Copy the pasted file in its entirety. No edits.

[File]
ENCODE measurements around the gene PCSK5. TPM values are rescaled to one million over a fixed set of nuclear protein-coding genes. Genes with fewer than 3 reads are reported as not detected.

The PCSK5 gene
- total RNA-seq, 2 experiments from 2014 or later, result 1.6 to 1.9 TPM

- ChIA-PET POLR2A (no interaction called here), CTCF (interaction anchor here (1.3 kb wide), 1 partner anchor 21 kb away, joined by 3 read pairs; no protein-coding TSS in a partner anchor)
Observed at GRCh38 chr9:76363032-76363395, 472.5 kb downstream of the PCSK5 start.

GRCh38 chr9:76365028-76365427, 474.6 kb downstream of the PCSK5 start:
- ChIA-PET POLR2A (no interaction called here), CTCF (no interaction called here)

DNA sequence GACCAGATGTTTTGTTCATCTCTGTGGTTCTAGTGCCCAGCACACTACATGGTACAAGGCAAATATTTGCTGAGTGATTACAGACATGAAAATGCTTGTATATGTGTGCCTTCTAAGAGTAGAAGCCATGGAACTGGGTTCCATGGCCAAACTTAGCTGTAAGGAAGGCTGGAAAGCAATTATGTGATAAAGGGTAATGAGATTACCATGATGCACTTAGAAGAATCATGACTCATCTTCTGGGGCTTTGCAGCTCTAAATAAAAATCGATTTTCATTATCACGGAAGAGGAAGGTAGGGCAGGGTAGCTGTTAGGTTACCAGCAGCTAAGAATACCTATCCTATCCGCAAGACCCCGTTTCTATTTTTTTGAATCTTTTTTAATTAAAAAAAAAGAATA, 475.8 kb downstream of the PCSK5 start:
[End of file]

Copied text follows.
ENCODE measurements around the gene PCSK5. TPM values are rescaled to one million over a fixed set of nuclear protein-coding genes. Genes with fewer than 3 reads are reported as not detected.

The PCSK5 gene
- total RNA-seq, 2 experiments from 2014 or later, result 1.6 to 1.9 TPM

- ChIA-PET POLR2A (no interaction called here), CTCF (interaction anchor here (1.3 kb wide), 1 partner anchor 21 kb away, joined by 3 read pairs; no protein-coding TSS in a partner anchor)
Observed at GRCh38 chr9:76363032-76363395, 472.5 kb downstream of the PCSK5 start.

GRCh38 chr9:76365028-76365427, 474.6 kb downstream of the PCSK5 start:
- ChIA-PET POLR2A (no interaction called here), CTCF (no interaction called here)

DNA sequence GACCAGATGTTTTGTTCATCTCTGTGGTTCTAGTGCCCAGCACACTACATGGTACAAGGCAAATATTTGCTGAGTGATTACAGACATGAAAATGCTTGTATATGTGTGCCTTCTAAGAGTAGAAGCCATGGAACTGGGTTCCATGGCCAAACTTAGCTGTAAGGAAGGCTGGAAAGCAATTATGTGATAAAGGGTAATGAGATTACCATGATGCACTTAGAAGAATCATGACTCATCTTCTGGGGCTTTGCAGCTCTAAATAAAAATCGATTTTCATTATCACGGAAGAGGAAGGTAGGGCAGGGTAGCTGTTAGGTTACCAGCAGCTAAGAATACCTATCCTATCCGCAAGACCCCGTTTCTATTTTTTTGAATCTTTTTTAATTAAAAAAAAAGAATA, 475.8 kb downstream of the PCSK5 start: